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Response: Theory in, theory out: NCSE and the ESS curriculum

Abstract

This commentary is a response to the article by James Proctor titled “Theory In, Theory Out: NCSE and the ESS Curriculum” (Environ Stud Sci 5(2):218–223, 2015) which critiques the report Interdisciplinary Environmental and Sustainability Education on the Nation’s Campuses 2012: Curriculum Design (Vincent et al. 2013) and its findings related to environmental studies and sciences (ESS) curricula. Our report does not constrain curricular discussion or evolution nor does it encourage a move toward convergence in ESS curricula as Proctor asserts. Instead, the implications are simply that, while there is a wide diversity of interdisciplinary environmental and sustainability (IES) degrees, there are some shared aspects of the identity of the field and broad approaches to curriculum design. The results also reveal that a degree program’s name is not a reliable indicator of curricular content and that newly emerging programs in sustainability and energy fit within the broad ESS paradigm. All of the National Council for Science and the Environment’s (NCSE) Center for Environmental Education Research (CEER) studies and reports are designed to support ongoing discussion by providing relevant information obtained using rigorous research design and statistical analysis techniques. They are not intended to be prescriptive or support the status quo.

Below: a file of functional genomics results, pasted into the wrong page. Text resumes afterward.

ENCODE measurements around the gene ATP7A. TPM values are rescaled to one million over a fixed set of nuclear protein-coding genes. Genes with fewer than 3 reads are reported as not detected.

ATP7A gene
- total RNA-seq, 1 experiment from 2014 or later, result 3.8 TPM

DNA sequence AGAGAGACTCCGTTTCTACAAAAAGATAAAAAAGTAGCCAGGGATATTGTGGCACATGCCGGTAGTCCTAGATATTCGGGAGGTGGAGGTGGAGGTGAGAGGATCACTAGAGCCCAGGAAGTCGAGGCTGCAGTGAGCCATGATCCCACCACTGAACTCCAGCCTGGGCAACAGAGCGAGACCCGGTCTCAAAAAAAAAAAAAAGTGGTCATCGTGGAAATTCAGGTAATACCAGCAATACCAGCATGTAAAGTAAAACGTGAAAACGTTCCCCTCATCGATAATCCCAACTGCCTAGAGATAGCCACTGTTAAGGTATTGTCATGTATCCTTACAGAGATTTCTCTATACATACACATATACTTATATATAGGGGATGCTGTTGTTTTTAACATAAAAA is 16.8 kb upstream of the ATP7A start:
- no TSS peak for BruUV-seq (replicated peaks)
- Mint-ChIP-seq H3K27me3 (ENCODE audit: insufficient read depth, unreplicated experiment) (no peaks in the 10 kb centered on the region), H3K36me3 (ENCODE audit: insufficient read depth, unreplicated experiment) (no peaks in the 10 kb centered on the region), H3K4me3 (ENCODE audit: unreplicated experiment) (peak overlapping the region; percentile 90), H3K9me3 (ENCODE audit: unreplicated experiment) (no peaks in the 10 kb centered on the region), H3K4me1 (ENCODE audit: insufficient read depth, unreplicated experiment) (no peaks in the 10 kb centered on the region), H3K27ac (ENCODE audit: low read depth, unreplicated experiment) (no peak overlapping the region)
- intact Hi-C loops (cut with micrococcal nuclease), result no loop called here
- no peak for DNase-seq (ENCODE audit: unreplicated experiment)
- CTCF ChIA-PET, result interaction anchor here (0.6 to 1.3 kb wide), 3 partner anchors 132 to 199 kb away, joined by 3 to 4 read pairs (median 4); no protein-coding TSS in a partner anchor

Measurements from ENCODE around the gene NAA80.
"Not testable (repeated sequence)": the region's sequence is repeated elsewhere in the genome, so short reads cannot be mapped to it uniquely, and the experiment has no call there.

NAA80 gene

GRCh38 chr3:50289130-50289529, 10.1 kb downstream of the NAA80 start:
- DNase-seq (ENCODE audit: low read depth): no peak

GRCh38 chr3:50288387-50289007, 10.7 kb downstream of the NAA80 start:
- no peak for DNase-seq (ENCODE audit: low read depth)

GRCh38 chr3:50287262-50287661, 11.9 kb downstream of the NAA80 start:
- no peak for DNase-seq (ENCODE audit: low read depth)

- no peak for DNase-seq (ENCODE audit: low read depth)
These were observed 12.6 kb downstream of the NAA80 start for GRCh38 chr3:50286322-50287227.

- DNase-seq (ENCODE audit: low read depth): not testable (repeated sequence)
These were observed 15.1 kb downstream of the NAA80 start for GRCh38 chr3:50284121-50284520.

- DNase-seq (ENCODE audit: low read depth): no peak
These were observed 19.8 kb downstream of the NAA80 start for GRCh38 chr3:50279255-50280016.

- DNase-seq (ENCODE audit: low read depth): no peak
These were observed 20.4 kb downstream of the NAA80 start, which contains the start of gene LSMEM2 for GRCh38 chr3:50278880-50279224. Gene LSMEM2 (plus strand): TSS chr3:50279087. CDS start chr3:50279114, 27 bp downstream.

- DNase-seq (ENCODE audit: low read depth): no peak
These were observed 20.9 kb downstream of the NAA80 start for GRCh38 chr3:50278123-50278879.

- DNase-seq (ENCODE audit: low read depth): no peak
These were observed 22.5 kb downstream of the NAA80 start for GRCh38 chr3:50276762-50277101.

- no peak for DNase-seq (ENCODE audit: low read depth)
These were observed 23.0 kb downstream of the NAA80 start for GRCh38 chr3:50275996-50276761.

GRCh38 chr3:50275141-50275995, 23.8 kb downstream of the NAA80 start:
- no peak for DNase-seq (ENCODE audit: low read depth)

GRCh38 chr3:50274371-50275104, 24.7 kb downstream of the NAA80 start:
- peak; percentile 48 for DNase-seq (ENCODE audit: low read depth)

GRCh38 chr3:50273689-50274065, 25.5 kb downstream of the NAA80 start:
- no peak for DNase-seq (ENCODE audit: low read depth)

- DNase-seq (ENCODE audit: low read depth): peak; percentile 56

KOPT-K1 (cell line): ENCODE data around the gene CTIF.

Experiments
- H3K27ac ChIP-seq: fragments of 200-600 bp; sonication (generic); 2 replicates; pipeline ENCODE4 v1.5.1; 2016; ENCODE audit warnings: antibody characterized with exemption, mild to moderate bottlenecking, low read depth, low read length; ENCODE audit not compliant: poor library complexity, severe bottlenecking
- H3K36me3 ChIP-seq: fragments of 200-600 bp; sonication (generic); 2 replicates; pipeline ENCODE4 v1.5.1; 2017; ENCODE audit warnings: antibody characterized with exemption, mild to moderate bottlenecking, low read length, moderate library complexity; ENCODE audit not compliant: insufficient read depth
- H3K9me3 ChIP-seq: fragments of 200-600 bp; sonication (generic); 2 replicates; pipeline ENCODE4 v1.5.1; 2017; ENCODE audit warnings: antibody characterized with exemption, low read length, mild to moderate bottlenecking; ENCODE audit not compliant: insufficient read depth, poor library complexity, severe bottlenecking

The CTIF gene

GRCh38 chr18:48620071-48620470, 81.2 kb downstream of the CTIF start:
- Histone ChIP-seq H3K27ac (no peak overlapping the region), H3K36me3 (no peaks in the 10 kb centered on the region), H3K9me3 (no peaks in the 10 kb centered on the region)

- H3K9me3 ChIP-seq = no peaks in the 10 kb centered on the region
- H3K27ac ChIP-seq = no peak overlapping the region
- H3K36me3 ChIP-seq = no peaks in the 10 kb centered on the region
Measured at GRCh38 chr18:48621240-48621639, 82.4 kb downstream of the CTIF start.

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Correspondence to Shirley Vincent.

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Vincent, S. Response: Theory in, theory out: NCSE and the ESS curriculum. J Environ Stud Sci 7, 200–204 (2017). https://doi.org/10.1007/s13412-015-0301-5

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Keywords

  • Core Competency
  • Curriculum Design
  • Importance Rating
  • Curricular Model
  • Abductive Inference